Everyone feels fear from time to time, but there are some fears that come from growing up in a culture that says that being single is bad and it’s scary to be alone.
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Let’s face it my fellow Singularians, despite all the support we get about embracing our singlehood, there may come a time when we awake in panic, wondering, “If I choked on Chunky Monkey, fell into the toilet head first after too many tequila shooters, or started to knit cat booties nonstop while humming the theme from Jeopardy! who would be there to save me?
Well, today I’m devoting my whole column to coping with those “being single” fears.
Fear is something everyone deals with, not just single people, but there are some fears that seem to be more prevalent among those of us who are not partnered. Here are the top 12 that I hear most often.
1) I’m afraid I’ll die alone and my cats will be forced to eat my dead body in order to survive.
2) I’m afraid my biological clock is about to tell me my time is up.
3) I’m afraid I’ll end up living out of my car … which I still haven’t paid off.
4) I’m afraid I’m incapable of forming a true partnership with another human being.
5) I’m afraid I’ll still have a place at the kiddies’ table when I’m 50.
6) I’m afraid I blew my best shot — Melvin — even though his sister came on all our dates.
7) I’m afraid I’ll grow hair in odd places and lose hair in the good places – I won’t be attractive and no one will want me.
8) I’m afraid my boyfriend in 6th grade was right. I am a loser.
9) I’m afraid my mother was right. I am a loser.
10) I’m afraid I’m turning a bit bitter … just because I reported my ex to the IRS, and to his wife.
11) I’m afraid I’m a narcissistic, self-centered witch with no empathy who ignores a homeless person’s plea on my way to shop at Bloomies.
12) I’m afraid I suffer from an undiagnosed, unknown sexual dysfunction and will never have sex again.
All of these evoke unmitigated fear of facing the unknown all alone.
First, calm down. Being single can be challenging. But trust me, being tethered to another and feeling alone is a lot tougher. And everyone, single or not, goes through periods of fear. It’s just part of life. In fact, when you’re single you have just yourself to worry about, with a mate, you’ll worry about the two of you — that’s “fear”-squared. Singlehood at least lets us focus on one. We can deal with our fears without needing “agreement.” Yes, we’re free to fear all by ourselves and create new pathways out without seeking “permission” from a second party.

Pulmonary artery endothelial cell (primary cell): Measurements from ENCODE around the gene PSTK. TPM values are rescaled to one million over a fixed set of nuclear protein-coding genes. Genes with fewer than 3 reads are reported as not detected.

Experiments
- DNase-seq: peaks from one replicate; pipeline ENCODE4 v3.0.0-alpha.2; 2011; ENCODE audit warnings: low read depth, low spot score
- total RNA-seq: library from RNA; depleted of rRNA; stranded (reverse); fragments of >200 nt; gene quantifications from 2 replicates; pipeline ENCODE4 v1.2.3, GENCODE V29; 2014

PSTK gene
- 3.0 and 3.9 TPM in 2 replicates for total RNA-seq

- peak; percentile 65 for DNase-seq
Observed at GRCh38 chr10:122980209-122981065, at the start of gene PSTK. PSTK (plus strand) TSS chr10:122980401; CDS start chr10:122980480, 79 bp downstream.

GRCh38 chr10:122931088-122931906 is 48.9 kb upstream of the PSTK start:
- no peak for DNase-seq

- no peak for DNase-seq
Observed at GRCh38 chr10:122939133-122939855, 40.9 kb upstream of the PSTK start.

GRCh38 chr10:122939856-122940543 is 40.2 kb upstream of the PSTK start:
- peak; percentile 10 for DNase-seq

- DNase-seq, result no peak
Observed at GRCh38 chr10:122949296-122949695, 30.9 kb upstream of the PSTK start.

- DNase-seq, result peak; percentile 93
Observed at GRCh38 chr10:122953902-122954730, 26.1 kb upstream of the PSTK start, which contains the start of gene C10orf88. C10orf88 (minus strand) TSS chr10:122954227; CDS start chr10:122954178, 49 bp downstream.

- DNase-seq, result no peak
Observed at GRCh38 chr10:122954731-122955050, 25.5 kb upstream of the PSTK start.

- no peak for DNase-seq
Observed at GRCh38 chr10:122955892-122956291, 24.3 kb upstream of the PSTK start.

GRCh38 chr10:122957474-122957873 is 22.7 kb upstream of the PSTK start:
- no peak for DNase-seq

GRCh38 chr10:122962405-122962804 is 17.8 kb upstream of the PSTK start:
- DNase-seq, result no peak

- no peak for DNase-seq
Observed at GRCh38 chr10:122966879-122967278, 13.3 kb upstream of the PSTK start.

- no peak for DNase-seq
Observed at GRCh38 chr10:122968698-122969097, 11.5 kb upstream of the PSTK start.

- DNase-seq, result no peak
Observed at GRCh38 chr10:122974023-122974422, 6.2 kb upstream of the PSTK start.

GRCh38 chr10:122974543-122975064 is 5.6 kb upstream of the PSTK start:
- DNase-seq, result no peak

You see, some fear can be a healthy motivator. In all my years of working with people, I believe we learn more from our fears and mistakes than from our so-called “successes.” Fear can move us off our duffs and force us to re-think, take action, risks, change things up – and savor the lemonade we’ve made from the rank lemons we’re all dealt at some point in life.
But first we need to grab each fear and rip its lying head off by looking at the source, forming a new, authentic view of you, and making a new resolution.
Here’s a short-hand example:
FEAR: I’m afraid my mother was right. I’m a loser and no one wants me.
SOURCE: My mother. Whenever I got a 98 percent on a test, she frowned because I didn’t ace it.
EVIDENCE: Whoa. This is the woman who was also married four times, all losers. What bull. I graduated with honors, have a career I love, good friends – and have reduced our obligatory phone calls to once a week.
TRUE VIEW: I am NOT a loser. I’ve proven it! I am a successful functioning adult who has managed quite well on my own.
RESOLUTION: I will not let the lies told to me in childhood by a woman with issues color my life. The adult in me knows better! Time to book those flying lessons!
Then throw that damn fear in a zip-lock baggie, toss it and risk change in your favor.
Finally, for any of you out there who may wake up worrying that according to the shrink-of-the-month’s best-seller: “10 Top Nutsy Behaviors: How to Get Emotionally Healthy” you’re a commitment phobe because at 42 you’ve never been married, listen up.
In my vast experience with the matter, not all of us were meant to enter the Ark two-by-two. The late legend, Katherine Hepburn once said: “If I were about to go on stage, I never wanted to get a call from the nanny that my child had 104 fever. Knowing me, I couldn’t choose. I couldn’t do both well.”
The singular ability to know what you want, what you do well, and what you don’t takes uncommon sense. Anyone with such good sense has the courage to slay the demons.
Copyright © Marnie Macauley / 2018 Singular Communications, LLC.
Advice guru Marnie Winston-Macauley — therapist, author, speaker — has been a radio, TV, and syndicated advice columnist and counselor for over 20 years. Witty, wise and totally irreverent with a self-professed loathing for psychobabble, she’s written over 20 books and calendars, along with hundreds of relationship columns and features for prominent publications. She has her MS degree from the Columbia University School of Social Work. In media, her work has garnered her Emmy and Writer’s Guild Best Writing nominations. She is widowed and now living single. For personal advice, you can also find Marnie Macauley on Liveperson.com or on Presto Experts. She invites you to join her on Facebook, Twitter, and LinkedIn.